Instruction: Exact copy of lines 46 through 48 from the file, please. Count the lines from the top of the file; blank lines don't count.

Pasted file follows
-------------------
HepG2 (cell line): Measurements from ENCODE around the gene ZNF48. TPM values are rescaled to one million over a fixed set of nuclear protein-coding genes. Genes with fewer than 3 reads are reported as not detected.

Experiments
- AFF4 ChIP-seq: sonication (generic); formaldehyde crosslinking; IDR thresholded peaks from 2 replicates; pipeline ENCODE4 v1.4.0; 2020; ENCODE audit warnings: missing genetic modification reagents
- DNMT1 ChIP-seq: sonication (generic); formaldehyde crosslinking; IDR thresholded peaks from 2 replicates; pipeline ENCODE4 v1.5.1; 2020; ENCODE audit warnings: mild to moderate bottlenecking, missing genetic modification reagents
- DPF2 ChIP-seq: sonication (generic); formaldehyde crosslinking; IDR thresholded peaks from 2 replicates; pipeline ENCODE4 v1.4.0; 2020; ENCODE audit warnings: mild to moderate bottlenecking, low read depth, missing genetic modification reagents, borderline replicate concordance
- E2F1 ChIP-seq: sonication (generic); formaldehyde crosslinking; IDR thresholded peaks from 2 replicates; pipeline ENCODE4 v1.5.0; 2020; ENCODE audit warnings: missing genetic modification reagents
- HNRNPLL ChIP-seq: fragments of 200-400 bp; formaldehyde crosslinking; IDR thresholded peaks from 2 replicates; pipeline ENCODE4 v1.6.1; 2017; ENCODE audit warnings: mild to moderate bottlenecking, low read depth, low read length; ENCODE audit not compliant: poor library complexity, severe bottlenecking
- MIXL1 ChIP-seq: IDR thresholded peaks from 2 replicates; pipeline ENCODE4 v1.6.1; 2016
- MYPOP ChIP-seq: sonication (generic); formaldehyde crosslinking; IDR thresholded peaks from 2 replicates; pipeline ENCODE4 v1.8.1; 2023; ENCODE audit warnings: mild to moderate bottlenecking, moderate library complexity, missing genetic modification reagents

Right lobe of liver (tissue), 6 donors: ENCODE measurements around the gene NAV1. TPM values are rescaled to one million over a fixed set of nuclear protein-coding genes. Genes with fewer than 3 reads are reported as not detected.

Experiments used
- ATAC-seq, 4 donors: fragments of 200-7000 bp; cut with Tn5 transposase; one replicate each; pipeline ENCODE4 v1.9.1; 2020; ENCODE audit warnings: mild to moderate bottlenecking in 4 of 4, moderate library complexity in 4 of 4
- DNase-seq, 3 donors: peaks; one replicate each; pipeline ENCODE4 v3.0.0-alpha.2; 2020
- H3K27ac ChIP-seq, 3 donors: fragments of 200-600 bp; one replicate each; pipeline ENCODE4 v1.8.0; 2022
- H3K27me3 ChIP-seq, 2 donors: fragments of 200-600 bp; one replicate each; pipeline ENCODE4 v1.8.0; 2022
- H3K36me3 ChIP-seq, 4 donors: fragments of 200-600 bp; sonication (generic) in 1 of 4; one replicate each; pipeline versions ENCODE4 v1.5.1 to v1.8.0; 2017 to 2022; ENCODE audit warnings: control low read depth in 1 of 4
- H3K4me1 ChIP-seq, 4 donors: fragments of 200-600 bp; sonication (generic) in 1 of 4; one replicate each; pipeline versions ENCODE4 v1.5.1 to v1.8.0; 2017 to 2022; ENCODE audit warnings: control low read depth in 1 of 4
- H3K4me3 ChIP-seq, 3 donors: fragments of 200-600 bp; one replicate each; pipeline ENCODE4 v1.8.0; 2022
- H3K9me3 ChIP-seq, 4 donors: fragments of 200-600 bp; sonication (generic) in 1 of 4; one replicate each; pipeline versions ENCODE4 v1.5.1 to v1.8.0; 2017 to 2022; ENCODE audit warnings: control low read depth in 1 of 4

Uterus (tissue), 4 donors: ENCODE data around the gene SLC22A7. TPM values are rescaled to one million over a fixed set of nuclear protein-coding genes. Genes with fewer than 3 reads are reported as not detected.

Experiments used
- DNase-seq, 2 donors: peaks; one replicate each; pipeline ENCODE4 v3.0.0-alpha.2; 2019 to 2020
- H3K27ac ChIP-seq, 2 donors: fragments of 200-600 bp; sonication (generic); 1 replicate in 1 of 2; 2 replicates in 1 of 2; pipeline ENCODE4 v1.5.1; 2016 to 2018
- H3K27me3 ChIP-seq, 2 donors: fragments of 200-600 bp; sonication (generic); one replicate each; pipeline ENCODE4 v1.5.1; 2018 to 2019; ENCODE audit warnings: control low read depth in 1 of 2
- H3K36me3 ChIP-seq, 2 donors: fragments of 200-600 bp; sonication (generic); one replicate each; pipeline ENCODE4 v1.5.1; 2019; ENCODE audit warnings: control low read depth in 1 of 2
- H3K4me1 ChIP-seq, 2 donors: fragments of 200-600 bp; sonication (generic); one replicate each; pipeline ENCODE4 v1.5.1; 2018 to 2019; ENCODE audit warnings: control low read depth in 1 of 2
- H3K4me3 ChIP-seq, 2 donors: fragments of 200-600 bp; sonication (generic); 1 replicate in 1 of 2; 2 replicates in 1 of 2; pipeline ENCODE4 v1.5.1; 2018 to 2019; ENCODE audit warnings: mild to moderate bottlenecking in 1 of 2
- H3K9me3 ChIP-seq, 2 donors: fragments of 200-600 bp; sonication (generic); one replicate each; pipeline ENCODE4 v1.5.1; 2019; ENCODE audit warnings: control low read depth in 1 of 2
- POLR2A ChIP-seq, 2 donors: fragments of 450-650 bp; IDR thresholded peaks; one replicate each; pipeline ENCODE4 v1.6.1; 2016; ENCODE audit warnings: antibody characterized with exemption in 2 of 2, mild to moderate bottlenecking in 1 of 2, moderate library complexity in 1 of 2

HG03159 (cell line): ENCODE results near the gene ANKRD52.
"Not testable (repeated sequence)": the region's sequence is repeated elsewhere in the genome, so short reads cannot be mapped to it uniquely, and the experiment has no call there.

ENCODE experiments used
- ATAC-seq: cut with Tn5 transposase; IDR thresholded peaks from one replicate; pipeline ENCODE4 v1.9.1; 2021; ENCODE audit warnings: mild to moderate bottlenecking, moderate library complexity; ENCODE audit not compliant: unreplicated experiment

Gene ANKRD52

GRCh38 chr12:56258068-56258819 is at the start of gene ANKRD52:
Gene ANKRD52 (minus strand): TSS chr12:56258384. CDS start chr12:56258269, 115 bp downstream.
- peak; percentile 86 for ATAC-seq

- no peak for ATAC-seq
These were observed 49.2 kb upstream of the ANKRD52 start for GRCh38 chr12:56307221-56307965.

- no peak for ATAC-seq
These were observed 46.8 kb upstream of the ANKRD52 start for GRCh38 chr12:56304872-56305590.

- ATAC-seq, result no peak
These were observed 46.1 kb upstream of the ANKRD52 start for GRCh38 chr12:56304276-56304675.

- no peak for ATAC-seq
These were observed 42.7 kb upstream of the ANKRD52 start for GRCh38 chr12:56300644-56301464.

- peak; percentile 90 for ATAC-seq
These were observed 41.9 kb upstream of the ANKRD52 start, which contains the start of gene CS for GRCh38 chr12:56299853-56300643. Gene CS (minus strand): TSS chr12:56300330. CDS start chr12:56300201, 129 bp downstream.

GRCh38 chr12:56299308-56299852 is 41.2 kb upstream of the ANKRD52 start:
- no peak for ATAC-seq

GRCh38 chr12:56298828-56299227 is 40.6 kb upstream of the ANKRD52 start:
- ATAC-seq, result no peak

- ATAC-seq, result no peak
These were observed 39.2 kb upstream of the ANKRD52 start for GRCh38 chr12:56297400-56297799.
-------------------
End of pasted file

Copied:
- peak; percentile 90 for ATAC-seq
These were observed 41.9 kb upstream of the ANKRD52 start, which contains the start of gene CS for GRCh38 chr12:56299853-56300643. Gene CS (minus strand): TSS chr12:56300330. CDS start chr12:56300201, 129 bp downstream.

GRCh38 chr12:56299308-56299852 is 41.2 kb upstream of the ANKRD52 start: